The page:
Today, we released Facebook Index Africa, which ranks Africa-based news media according to how much of the local Facebook markets they control.
Big Boys on the Block
The African Facebook market is highly concentrated. Unlike other continents, Africa has a fair amount of dominant news outlets. More than 100 news outlets in our Facebook Index reach at least ten readers in their national market. The continent also boasts ten news media platforms with a score of over 50, meaning a reach of over half of the Facebook population in the markets they’re targeting.
Such dominance on Facebook local markets is arguably the result of the slow spread of internet coverage on the continent. Only five nations in Africa - Kenya, Mauritius, South Africa, Nigeria and Senegal - have internet penetration rates higher than 50%. More than half of the 46 African countries struggle with net connectivity of under 20%.
All this makes investors lukewarm towards spending on online news media. It also discourages established news media from investing time and money in their internet operations. Thus, the lone wolves have their Facebook for themselves, at least for now.
For example, in Botswana, The Voice leads with an index of over 85. Two other mainstream outlets, MMEGI and Botswana Guardian Newspaper, follow in the Botswana market with indices of 50.6 and 29.5, respectively. The next largest news outlet after these three news players has a meager index of less than three. In Mali, a much less developed economy, Bamako Bamada leads with an index of over 22, its next competitor having an index of only 7.2.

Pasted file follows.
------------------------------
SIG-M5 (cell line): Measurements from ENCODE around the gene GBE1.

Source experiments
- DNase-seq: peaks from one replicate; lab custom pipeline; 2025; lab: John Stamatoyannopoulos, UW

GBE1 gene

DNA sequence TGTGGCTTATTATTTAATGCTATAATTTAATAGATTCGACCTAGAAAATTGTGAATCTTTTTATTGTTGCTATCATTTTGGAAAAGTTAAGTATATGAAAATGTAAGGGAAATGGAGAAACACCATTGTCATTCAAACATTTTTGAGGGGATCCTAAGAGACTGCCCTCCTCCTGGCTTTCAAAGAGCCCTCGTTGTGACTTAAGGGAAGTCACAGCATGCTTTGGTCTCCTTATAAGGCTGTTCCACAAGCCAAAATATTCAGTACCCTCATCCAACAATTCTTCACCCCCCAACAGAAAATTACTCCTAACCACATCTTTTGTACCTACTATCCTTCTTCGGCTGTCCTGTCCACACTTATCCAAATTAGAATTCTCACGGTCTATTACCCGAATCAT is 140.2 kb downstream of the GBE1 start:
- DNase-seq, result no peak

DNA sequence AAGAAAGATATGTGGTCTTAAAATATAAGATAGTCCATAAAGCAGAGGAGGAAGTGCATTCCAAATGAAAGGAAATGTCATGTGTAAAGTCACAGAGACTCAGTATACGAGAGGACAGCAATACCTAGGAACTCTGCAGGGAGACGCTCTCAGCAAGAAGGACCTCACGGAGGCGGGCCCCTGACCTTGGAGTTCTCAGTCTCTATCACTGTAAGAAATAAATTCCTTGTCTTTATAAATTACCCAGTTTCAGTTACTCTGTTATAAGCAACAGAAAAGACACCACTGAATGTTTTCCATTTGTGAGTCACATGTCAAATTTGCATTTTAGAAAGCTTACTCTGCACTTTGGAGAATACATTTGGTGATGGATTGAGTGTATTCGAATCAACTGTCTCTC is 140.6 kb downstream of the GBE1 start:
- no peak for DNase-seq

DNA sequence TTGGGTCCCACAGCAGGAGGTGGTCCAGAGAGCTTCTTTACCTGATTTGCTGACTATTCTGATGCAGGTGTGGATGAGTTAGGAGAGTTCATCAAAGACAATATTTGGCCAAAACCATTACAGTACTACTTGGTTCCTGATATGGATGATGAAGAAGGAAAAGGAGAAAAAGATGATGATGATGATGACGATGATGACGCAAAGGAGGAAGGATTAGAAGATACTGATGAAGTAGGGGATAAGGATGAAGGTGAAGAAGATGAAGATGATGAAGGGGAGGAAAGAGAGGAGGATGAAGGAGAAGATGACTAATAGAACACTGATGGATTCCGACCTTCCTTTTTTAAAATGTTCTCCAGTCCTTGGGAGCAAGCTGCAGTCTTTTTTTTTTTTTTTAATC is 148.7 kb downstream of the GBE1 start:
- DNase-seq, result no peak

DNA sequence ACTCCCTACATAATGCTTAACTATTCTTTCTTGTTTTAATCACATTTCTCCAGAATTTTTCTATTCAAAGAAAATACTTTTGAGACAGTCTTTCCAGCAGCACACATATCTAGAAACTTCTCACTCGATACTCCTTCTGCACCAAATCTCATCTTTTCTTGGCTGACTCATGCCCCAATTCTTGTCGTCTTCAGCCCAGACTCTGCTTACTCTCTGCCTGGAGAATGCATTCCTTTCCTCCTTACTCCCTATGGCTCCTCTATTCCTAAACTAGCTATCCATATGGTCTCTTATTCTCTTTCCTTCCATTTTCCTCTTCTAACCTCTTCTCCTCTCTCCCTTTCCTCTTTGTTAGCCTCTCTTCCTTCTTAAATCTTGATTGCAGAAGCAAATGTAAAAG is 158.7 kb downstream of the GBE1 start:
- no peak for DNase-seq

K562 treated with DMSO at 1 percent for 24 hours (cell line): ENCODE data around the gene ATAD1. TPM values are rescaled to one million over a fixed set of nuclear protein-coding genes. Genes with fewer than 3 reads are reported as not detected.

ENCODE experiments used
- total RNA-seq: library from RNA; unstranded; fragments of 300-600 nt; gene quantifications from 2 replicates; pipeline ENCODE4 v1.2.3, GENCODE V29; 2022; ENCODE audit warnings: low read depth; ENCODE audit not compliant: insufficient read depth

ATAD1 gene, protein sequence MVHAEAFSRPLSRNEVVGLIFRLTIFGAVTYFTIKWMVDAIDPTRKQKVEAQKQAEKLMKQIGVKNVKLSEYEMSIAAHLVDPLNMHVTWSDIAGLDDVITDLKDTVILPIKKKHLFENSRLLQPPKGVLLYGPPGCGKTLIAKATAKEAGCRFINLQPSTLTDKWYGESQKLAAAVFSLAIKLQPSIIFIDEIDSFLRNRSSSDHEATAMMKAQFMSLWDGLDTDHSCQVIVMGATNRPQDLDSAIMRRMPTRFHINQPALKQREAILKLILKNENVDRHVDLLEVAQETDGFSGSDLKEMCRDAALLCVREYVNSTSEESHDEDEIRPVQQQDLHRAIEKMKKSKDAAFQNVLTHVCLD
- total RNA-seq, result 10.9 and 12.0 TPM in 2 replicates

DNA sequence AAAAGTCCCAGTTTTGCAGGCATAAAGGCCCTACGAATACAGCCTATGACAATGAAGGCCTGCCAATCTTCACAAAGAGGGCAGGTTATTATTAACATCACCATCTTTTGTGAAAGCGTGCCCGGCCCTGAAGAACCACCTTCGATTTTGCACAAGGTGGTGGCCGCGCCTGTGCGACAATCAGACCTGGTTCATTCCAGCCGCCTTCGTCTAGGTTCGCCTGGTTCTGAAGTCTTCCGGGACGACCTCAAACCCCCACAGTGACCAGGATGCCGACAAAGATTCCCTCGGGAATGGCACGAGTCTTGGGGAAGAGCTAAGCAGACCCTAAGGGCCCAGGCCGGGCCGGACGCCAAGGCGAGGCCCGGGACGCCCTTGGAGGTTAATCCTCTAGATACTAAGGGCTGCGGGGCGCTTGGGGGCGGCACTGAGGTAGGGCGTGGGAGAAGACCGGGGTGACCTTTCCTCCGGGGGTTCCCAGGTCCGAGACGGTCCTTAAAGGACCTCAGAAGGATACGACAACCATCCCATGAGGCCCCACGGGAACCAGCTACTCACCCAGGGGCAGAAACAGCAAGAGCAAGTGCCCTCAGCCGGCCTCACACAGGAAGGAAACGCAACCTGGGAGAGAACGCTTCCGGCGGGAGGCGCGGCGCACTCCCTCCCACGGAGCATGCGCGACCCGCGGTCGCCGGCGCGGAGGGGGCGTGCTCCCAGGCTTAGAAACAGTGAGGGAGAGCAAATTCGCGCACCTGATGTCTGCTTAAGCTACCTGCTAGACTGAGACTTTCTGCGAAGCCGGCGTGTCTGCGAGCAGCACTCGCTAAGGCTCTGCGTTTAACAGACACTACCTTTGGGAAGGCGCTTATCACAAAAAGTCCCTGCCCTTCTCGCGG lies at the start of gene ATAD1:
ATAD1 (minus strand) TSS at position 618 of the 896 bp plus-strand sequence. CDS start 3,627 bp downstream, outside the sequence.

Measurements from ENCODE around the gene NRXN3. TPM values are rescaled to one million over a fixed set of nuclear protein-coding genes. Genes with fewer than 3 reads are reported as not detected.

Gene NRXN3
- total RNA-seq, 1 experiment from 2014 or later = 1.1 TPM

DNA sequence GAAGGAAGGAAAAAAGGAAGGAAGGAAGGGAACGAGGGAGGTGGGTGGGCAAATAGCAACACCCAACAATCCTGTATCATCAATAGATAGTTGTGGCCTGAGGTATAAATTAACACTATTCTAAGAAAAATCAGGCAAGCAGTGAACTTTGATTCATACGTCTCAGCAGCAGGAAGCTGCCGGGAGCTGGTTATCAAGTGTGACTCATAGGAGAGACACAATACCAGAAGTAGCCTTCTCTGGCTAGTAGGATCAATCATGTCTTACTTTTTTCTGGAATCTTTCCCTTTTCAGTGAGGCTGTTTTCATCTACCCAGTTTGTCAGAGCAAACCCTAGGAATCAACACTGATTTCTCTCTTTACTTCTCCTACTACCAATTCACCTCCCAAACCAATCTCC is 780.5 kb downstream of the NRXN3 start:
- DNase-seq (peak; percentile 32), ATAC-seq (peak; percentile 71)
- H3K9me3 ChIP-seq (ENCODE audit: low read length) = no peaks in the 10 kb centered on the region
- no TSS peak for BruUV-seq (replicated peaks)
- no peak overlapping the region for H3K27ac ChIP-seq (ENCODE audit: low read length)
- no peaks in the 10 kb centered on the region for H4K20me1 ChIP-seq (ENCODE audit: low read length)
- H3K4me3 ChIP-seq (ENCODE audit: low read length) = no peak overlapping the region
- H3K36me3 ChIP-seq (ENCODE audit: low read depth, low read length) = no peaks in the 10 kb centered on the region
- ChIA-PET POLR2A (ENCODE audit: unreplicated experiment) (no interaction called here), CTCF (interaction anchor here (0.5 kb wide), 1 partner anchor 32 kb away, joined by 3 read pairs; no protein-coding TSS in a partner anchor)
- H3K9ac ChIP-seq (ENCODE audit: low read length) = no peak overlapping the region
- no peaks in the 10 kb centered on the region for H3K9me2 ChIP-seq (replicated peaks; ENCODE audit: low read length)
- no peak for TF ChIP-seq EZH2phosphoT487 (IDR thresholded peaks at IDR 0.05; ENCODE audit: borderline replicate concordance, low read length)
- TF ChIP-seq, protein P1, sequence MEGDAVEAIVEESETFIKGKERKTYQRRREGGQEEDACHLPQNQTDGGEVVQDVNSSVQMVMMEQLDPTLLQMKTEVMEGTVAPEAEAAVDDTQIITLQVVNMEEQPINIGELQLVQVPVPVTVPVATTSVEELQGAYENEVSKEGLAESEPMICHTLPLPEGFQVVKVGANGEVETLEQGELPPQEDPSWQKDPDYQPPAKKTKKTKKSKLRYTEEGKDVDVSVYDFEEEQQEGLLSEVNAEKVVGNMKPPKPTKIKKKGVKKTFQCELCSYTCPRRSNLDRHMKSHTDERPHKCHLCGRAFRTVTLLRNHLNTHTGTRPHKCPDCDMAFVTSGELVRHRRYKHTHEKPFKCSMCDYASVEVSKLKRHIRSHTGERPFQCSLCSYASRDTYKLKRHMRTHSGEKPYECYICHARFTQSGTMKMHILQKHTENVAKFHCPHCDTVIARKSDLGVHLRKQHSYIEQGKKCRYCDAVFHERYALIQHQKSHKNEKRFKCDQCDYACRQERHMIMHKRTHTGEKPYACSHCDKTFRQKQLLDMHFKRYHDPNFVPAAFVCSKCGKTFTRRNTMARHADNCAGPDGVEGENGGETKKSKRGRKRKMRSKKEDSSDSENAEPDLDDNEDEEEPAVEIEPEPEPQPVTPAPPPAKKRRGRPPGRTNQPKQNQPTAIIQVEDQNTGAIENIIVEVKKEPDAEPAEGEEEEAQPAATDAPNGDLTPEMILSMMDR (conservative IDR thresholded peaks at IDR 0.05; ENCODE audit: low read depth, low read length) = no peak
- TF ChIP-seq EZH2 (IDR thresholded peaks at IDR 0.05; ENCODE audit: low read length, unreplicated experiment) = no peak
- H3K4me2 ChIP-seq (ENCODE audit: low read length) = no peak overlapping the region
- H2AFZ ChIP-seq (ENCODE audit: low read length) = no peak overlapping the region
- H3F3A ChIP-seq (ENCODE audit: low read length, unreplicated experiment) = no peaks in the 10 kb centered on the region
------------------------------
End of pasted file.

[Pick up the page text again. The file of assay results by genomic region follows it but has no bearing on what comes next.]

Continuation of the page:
The Millions Crunchers
Expectedly, the news outlets with the highest number of Facebook fans in Africa come from the continent’s populous markets. News24 of South Africa, a generalist news site in English founded by Naspers, leads with over five million followers. Two news outlets from Nigeria, the lowbrow rumor toaster Gossip Mill and the aggregator NAIJ, come next with 3.9 and 3.3 million followers, respectively.
The 26 news outlets with more than one million followers in Africa hail from six nations, five of which are among the countries with the largest populations on the continent. Nigeria and Kenya lead with 11 and 7 news outlets, respectively. They are followed by Ethiopia, Tanzania and South Africa. The only country that somewhat doesn’t fit this pattern is Senegal, only the 22nd most populous country in Africa, which has a media outlet, Seneweb, that has more than one million followers. Established in 1999, Seneweb is chiefly catering to the Senegalese community, but has also become popular in Africa’s Francophone community.